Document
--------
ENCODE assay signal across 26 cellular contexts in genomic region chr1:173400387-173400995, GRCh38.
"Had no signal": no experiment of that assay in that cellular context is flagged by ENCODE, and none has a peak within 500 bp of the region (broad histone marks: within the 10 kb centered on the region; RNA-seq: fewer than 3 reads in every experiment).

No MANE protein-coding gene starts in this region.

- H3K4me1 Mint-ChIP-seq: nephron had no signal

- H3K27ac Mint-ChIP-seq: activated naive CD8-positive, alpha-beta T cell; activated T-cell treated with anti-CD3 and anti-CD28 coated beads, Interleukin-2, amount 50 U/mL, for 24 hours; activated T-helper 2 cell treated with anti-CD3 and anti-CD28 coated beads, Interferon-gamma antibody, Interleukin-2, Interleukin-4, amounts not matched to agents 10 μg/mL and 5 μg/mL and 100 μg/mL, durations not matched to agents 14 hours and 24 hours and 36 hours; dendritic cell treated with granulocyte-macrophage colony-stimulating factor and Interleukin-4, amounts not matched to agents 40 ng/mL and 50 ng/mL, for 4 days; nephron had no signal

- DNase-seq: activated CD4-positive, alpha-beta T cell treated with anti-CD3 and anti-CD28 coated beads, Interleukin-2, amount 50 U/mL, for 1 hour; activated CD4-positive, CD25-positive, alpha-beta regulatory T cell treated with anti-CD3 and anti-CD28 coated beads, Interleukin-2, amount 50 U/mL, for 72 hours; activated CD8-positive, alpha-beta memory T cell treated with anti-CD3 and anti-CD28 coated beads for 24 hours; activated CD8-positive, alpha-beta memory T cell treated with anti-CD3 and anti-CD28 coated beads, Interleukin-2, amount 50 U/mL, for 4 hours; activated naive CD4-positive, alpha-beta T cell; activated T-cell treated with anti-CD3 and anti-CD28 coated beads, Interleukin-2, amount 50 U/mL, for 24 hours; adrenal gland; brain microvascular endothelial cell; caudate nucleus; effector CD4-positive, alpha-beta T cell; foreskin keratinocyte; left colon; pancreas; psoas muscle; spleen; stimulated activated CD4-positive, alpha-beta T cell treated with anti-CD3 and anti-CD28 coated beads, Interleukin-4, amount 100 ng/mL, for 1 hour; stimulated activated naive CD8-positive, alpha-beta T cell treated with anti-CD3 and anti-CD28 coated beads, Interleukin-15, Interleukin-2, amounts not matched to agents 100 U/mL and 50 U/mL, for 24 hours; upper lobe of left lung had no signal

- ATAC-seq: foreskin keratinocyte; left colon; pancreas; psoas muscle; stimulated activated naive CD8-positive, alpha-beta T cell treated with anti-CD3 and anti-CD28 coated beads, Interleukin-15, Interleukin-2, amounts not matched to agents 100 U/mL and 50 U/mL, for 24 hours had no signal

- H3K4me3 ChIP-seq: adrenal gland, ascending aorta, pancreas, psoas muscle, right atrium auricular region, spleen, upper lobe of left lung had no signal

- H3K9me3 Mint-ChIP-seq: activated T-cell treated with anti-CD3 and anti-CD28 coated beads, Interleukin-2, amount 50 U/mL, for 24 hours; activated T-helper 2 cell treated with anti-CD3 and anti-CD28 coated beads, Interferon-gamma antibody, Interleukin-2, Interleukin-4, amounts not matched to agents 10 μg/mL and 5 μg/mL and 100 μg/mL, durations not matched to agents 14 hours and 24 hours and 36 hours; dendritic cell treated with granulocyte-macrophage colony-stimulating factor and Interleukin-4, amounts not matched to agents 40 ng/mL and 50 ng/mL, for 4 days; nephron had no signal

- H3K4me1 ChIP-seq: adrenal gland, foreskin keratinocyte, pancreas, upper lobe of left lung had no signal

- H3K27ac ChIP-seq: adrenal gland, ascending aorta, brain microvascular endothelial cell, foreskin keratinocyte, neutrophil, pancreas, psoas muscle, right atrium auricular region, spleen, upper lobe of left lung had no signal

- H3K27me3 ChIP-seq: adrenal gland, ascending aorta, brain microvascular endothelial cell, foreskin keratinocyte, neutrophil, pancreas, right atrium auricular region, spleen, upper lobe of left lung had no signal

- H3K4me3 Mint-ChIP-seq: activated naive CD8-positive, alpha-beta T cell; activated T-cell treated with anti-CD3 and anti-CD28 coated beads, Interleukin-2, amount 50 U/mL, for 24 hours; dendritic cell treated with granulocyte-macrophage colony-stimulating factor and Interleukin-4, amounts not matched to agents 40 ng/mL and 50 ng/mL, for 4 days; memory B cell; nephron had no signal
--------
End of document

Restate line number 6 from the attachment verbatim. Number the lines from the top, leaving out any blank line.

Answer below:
- DNase-seq: activated CD4-positive, alpha-beta T cell treated with anti-CD3 and anti-CD28 coated beads, Interleukin-2, amount 50 U/mL, for 1 hour; activated CD4-positive, CD25-positive, alpha-beta regulatory T cell treated with anti-CD3 and anti-CD28 coated beads, Interleukin-2, amount 50 U/mL, for 72 hours; activated CD8-positive, alpha-beta memory T cell treated with anti-CD3 and anti-CD28 coated beads for 24 hours; activated CD8-positive, alpha-beta memory T cell treated with anti-CD3 and anti-CD28 coated beads, Interleukin-2, amount 50 U/mL, for 4 hours; activated naive CD4-positive, alpha-beta T cell; activated T-cell treated with anti-CD3 and anti-CD28 coated beads, Interleukin-2, amount 50 U/mL, for 24 hours; adrenal gland; brain microvascular endothelial cell; caudate nucleus; effector CD4-positive, alpha-beta T cell; foreskin keratinocyte; left colon; pancreas; psoas muscle; spleen; stimulated activated CD4-positive, alpha-beta T cell treated with anti-CD3 and anti-CD28 coated beads, Interleukin-4, amount 100 ng/mL, for 1 hour; stimulated activated naive CD8-positive, alpha-beta T cell treated with anti-CD3 and anti-CD28 coated beads, Interleukin-15, Interleukin-2, amounts not matched to agents 100 U/mL and 50 U/mL, for 24 hours; upper lobe of left lung had no signal